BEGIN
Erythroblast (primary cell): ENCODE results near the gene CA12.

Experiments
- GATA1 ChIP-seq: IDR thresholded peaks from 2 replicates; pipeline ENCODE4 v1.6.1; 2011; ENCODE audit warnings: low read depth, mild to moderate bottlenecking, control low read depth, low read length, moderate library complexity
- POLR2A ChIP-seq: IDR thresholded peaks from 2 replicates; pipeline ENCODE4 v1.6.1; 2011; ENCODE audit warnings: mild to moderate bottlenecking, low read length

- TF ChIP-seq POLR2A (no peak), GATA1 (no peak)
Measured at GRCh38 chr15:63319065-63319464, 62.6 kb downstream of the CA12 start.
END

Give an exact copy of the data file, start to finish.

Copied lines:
Erythroblast (primary cell): ENCODE results near the gene CA12.

Experiments
- GATA1 ChIP-seq: IDR thresholded peaks from 2 replicates; pipeline ENCODE4 v1.6.1; 2011; ENCODE audit warnings: low read depth, mild to moderate bottlenecking, control low read depth, low read length, moderate library complexity
- POLR2A ChIP-seq: IDR thresholded peaks from 2 replicates; pipeline ENCODE4 v1.6.1; 2011; ENCODE audit warnings: mild to moderate bottlenecking, low read length

- TF ChIP-seq POLR2A (no peak), GATA1 (no peak)
Measured at GRCh38 chr15:63319065-63319464, 62.6 kb downstream of the CA12 start.